Collegiate church expands to additional campus

By Lance Lijewski II

October 29, 2014

Nearly 400 students filled a Central Washington University theater in Ellensburg for the September 28 service.

ELLENSBURG, WA -- More than 380 people joined a team from Resonate Church in its launch service in late September for a new church site on the campus of Central Washington University (CWU) in Ellensburg, WA.


Several years of planning, several months of community, and several days of campaigning built a momentum that overwhelmed visitors, students and staff members alike.


With an unmatchable smile of gratitude and tears of joy welling up beneath his eyes, Resonate CWU staff worship leader Luis Cuevas stepped out from the room when worship ended.

“God has been really faithful,” he said. “I’m a bit overwhelmed to be honest.”


Keith Weiser, Resonate’s lead pastor, walked onto the room’s platform to introduce the church and the gospel to CWU students checking out the new church.


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Shoeboxes filled with love, good news

By Sheila Allen

October 27, 2014

Four hundred shoeboxes stand ready to be filled by members of First Baptist Church in Bingen, Wash. Leaders Don and Jean Hendricks shop all year long for bargains to fill the boxes that go around the world.

BINGEN, WA – Members of First Baptist Church of Bingen, WA, are proving that it isn’t the size of the congregation, but the size of their collective hearts that counts as they make efforts to brighten Christmas for 400 children in a remote part of the world this holiday season.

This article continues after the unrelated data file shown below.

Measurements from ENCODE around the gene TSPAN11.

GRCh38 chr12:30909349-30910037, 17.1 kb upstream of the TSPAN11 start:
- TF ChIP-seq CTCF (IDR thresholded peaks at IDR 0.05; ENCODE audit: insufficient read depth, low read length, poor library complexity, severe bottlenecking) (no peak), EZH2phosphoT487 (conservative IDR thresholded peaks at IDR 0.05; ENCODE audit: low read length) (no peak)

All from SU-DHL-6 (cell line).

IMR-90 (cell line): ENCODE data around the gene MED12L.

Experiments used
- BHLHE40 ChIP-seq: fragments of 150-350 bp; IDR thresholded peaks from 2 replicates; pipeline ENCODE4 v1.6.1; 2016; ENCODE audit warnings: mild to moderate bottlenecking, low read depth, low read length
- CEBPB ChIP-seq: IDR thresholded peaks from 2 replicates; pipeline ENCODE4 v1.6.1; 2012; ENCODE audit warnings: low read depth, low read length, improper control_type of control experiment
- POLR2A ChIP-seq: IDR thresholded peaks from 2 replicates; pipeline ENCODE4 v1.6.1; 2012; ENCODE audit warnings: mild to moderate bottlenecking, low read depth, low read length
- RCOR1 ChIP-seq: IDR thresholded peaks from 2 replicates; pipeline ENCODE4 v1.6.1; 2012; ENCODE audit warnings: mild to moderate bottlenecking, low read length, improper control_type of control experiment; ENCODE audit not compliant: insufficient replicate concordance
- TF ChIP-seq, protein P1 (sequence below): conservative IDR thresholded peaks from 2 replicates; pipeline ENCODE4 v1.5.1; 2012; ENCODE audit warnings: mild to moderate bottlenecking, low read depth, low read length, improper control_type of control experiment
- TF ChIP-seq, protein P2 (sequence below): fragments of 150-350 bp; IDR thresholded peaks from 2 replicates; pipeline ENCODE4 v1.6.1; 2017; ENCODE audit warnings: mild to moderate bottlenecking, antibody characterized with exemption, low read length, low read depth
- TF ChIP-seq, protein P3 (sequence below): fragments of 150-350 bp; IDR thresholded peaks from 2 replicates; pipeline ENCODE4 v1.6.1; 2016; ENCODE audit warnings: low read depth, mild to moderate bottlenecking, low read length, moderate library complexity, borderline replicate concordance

First Baptist volunteers have set increasingly high goals for themselves since joining efforts of Samaritan’s Purse to spread the gospel message through Operation Christmas Child.


“We start collecting materials the day after Christmas for the next year,” said Jean Hendricks, who works alongside her husband, Don, to lead the effort at First Baptist to fill shoe boxes with simple gifts, hygiene items, socks and school supplies. “The church supplies the plastic shoe boxes and we search for bargains all year long.”


With new pastor Patrick Tapia settling in at First Baptist in recent weeks, the church is feeling a sense of rejuvenation and has seen its attendance increase to 25.


The Hendrickses and other volunteers search for deals on pencils, matchbox cars, candy, coloring books, small stuffed animals and other assorted items wherever they go and find them at dollar stores, discount shopping centers and new items at garage sales.


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Northwesterners rub shoulders with East Asia missionaries

By Sheila Allen

October 27, 2014

Gwen Moor, Alice Cotten and Miriam Rainwater took time to pray for individuals brought to their attention through IMB field representatives. The events were held at nine locations throughout the Northwest.

GRESHAM, OR – “Most people have not rejected the gospel, but have just never heard the gospel,” said Steve Ellis, International Mission Board affinity group strategy leader for East Asia.


Ellis joined 10 IMB colleagues from various locales throughout East Asia who are touring the Northwest and speaking at nine separate East Asia One-Day conferences in October.


“They don’t even know that Jesus Christ exists and are not illuminated to the truth,” Ellis said at Greater Gresham (OR) Baptist Church, site of the initial conference. “The harsh reality is most people will spend eternity in hell.”